In terms of winning or losing, the Green Bay Packers’ regular-season finale didn’t matter on Sunday. Sure, they’d have preferred to scoop up the win heading into the first-round bye in the postseason. The loss didn’t hurt anything in the big picture, though. What stung was that the same concerns that have appeared all year long popped up yet again, this time against the Detroit Lions.
The Lions emptied their crate of trick plays against Green Bay. There was a fake punt that the Packers sniffed out and stopped in its tracks. There was a wide receiver pass that went for a 75-yard touchdown, and there was an end-around pitch back to Jared Goff that also went for a touchdown. Those gimmick plays will be on full display in the film room for the Packers and their opponents to dissect and perhaps try to incorporate themselves come the Divisional Round weekend. The lack of discipline by Joe Barry’s group in those situations was cringeworthy, and the Lions piled up big plays.
In recent weeks, Green Bay has been way more susceptible to giving up big-chunk plays than they were in the first half of the season — both on the ground and through the air. Overall, the numbers still aren’t bad for the Packers. But that is primarily because of how well they played for a stretch in the middle of the season. In the past few they’ve been gashed on the ground by the Cleveland Browns, picked apart in the air by the Baltimore Ravens’ Tyler Huntley, and even destroyed by the Chicago Bears’ special teams unit. If it’s not one thing for Green Bay, it’s another. The Lions scored two touchdowns on trick plays, and they also had plenty of other big-yardage plays.
Green Bay won’t be facing the Detroit Lions in the playoffs, and they won’t be going up against Huntley. It’s no disrespect to either of them, but neither the Lions as a whole nor Huntley at quarterback stack up to what the Tampa Bay Buccaneers or Dallas Cowboys have to offer. And to those who say Green Bay may have let up off the gas against the Lions on Sunday: Sure, the backups were in, but that doesn’t mean the energy and the want can die out.
The Lions had four passing plays of 25 or more yards. Both Kalif Raymond and Amon-Ra St. Brown went for over 100 yards receiving. It doesn’t matter who was on the field for Green Bay. In large part, the starters for Barry’s defense were on the field most of the afternoon, and they still gave Detroit one good look after another. It’s not panic-button time for Green Bay, but the week off will require the Packers’ defense to spend a lot of time in the film room.
They won’t be the only group.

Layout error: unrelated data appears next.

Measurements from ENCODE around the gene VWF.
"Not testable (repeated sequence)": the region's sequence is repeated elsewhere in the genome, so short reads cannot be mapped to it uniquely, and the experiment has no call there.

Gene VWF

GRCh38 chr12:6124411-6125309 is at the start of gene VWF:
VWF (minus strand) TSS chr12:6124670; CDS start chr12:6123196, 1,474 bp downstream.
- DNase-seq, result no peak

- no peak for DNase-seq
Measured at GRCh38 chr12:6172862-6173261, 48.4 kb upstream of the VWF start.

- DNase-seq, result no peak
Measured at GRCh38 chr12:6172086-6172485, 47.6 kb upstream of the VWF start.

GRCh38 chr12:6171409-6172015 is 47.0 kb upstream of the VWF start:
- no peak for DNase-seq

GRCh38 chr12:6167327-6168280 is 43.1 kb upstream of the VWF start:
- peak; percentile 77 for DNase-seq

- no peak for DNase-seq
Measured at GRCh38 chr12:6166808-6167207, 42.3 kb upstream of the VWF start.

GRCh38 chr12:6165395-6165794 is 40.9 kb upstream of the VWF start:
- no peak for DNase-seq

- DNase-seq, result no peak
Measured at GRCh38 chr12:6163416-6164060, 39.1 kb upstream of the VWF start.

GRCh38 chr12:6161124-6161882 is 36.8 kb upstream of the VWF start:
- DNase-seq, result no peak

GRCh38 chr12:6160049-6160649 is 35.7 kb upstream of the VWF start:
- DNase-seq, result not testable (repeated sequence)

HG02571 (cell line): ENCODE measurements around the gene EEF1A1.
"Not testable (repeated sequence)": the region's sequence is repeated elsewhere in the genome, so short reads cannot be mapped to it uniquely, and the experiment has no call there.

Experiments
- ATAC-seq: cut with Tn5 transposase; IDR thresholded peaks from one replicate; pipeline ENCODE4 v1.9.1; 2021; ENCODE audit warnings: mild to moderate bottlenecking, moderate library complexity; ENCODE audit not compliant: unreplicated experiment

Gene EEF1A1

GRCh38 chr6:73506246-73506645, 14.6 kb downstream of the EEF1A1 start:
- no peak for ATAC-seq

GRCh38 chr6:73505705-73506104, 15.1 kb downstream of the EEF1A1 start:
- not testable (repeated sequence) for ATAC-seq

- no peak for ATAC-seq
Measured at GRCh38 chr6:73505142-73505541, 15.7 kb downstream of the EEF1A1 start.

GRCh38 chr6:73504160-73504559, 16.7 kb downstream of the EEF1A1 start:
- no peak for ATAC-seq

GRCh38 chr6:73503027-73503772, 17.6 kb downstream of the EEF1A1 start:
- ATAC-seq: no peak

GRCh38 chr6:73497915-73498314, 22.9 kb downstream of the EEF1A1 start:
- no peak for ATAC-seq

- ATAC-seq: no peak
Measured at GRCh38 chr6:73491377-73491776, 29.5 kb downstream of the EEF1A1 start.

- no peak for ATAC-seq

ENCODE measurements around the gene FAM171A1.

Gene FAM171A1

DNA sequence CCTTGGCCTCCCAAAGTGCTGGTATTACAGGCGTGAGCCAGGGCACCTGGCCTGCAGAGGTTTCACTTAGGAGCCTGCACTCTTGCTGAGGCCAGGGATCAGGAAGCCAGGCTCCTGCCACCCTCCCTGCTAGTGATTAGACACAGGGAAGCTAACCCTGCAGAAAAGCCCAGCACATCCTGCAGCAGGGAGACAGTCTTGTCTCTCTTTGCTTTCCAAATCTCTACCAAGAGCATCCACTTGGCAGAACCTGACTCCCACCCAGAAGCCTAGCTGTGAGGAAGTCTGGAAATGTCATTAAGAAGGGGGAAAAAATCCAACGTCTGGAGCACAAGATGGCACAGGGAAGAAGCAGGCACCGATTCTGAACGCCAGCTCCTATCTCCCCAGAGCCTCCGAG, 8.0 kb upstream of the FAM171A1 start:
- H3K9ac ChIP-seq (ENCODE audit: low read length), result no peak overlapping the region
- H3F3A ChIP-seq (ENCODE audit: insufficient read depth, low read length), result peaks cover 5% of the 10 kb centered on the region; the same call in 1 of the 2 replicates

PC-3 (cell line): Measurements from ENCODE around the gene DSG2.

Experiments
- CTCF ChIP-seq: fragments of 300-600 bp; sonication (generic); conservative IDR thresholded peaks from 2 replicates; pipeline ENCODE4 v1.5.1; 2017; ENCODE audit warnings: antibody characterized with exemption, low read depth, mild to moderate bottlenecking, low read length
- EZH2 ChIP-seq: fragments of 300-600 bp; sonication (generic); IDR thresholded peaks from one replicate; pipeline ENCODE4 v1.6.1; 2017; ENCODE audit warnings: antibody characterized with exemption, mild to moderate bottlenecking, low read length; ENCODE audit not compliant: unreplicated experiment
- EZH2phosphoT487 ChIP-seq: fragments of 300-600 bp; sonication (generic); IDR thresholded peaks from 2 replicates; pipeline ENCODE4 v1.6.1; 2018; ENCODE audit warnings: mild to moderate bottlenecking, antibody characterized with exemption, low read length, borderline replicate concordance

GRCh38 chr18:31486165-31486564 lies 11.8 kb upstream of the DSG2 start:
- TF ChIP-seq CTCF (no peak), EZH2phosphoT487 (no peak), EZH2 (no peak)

Maurice Drayton’s special teams unit has been at its best when they haven’t been discussed this year. If Drayton is taking to the podium midweek or after a game, it’s usually because disaster has struck. While it wasn’t the complete meltdown of the Cincinnati Bengals game or the second matchup with the Chicago Bears, Sunday’s performance was worrisome.
Mason Crosby has been quiet recently, which is perfectly fine with Packers fans. He has a string of seven-straight field goals dating back to Nov. 28, but none of the seven have been from 40 yards or longer. In other words, they’ve been the prototypical chip-shot kicks. Against the Lions, Crosby made another chippy but missed an extra point early in the game. It doesn’t seem like much, right? But in the playoffs, that could be the difference between Green Bay having to play catchup with a two-point conversion later on or pushing away a late rally from whoever they are playing.
Crosby appears to be more confident in his ball-striking than earlier in the year. The three-man operation also seems more composed. However, he can’t miss extra points. Sunday showed again that the kicking operation isn’t to be trusted entirely, even on a point-after attempt. Some will roll their eyes at this and point out that it’s only one missed point, but it’s the domino effect it can cause that could lead to trouble in a playoff game.
This year, the biggest headaches for the Packers, especially in the last month or so, have been the defense giving up the big plays and special teams finding ways to slip on the easier operations. Both bothersome trends continued Sunday in Detroit, and the Packers better fix it fast. This is a team that can win it all despite any one of these flaws, but not when all their weaknesses join forces to cause the chaos witnessed against the Lions.